Mainely Planning

Why plan for an uncertain future? Our world is changing in ways that we can hardly comprehend. The planning we have been engaged in over the last 100 years, is geared to a world with abundant energy, a stable climate, and a dwindling natural resource endowment that is reliant on cheap energy for extraction. That world is quickly becoming a thing of the past.

Oil price spikes due to supply/demand and geopolitical concerns, water shortages (Google Lake Mead, Central Valley, CA or the Ogallala Aquifer for details), and soil depletion are just a few of the problems we face. As we move forward, the notion that we can continue with business as usual (BAU) is not going to sustain us.

Thinking creatively and making difficult decisions will test our abilities, push our cultural boundaries and hopefully shape a world where these uncomfortable realities can be dealt with in an equitable and meaningful manner. I write about things I see, think, and work on as I transition from being a planning student into the world of planning. I am neither a technological optimist, thinking we can invent our way out of all our problems, nor a doomer, believing in returning to a world much like pre-industrial times. I believe that our creativity combined with the lessons from the past will be instrumental tools for laying the foundation for the path forward. Some of my ideas may seem radical, others are just based on common sense and keen observations.


Links of Note


Mainely Rural
The Old Pine Tree
Strong Towns
Project For Public Spaces
Streets Blog
Cap'n Transit Rides Again
Human Transit
Pedestrian Observations
Urbanophile
The Broken Sidewalk
Maine Architecture
The Vigorous North
Depot Redux
Reason and Rail
Car Free Maine
Walk Around Portland




Transportation for America State Fact Sheets


A Reason to Plan



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Cities levy taxes to pay for things people need. Some of those things are schools, parks, streets, police & fire protection. Understandably, nobody really likes taxes, so cities try their best to keep taxes low. In a town like Waterville, in what is considered a service center town, taxes can be a bit higher. This is largely due to having more hospitals, churches, non-profit organizations, judicial buildings, schools and colleges, than many of the surrounding communities. These places don’t pay property taxes and that is ok, because they bring people to the community for those services and the jobs they represent.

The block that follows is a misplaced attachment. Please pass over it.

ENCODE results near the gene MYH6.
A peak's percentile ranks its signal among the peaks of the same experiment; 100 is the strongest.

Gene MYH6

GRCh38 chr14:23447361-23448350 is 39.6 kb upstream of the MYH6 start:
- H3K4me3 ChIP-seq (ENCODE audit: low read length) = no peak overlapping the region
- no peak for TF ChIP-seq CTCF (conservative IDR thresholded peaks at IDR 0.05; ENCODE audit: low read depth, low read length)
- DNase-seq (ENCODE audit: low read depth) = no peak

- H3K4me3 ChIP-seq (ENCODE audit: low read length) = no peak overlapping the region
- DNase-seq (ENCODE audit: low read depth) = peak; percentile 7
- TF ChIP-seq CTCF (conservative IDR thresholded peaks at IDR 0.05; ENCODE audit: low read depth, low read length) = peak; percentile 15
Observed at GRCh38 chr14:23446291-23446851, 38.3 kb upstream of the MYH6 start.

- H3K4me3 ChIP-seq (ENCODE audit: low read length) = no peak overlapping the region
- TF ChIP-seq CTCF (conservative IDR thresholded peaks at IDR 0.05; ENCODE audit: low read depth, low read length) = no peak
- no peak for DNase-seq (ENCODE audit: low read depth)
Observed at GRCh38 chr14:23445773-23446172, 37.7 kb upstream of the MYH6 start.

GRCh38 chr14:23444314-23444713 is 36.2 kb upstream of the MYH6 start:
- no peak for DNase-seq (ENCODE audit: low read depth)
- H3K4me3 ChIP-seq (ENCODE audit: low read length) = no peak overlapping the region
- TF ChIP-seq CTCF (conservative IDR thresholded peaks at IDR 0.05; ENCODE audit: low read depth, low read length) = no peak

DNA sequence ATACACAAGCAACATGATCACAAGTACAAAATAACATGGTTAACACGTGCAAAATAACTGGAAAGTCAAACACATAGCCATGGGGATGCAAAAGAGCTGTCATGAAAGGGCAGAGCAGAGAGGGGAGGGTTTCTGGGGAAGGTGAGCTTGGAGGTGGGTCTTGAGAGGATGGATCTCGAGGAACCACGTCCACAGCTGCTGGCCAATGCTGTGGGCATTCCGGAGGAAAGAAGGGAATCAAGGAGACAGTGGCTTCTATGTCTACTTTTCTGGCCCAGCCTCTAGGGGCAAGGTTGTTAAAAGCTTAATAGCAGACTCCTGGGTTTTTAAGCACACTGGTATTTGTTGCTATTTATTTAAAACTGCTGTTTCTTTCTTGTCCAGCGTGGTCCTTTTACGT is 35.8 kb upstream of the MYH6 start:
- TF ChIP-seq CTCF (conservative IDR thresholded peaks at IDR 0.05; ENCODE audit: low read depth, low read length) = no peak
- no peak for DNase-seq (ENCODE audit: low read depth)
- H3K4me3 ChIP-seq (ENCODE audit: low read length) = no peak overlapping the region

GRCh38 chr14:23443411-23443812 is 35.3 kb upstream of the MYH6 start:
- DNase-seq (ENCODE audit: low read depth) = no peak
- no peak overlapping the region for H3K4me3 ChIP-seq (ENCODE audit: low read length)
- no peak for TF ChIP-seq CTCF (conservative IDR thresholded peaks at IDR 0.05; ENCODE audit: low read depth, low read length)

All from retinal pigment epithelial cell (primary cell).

It can be argued then that service center towns will have a much more difficult time attracting residents who use tax rates as a measure of attractiveness to settle in a particular town. One solution to that problem is to focus on adding more value per acre of taxable property, thereby reducing the property tax rate and the burden on a towns citizens.

While increasing the density of value may be a difficult political sell in some respects, it represents a solution to a vexing problem of overtaxing a tax-weary citizenry. The map below is a simple parcel map of Waterville, ME that shows the value of each parcel in terms of its area (value/acre). The most valuable parcels of the town are primarily the downtown (red parcels), which also happens to be the most dense part of town.

Considering that infrastructure and other city services become less expensive as density increases (less roadway to pave, less patrolling needed, etc.), it begs the question of why we create zoning codes that promote low density development? If residential housing is restricted to 4 homes/acre (.25 acre lots) and the street that those houses reside on costs the same as a street that is zoned for 6 houses/acre (.17 acre lots), which street has a better chance of being supported by the tax revenue of the properties on the street?

When we look at downtown, you note that most parcels are either red or dark orange, representing value/acre at over $1M or $750K respectively. These represent breadwinners for the cities coffers and probably subsidize much of the low density areas infrastructure costs. Not that downtown development is right for every part of town, but any chance a city has to increase density will increase value on a per acre basis.

As a planner, I feel it is my responsibility to find solutions to how cities develop that cater to people of the broadest possible political persuasions. Reducing tax rates while maintaining a high level of city services appeals to a broad coalition. Reducing our ecological footprint by taking up less space is also appealing to many.

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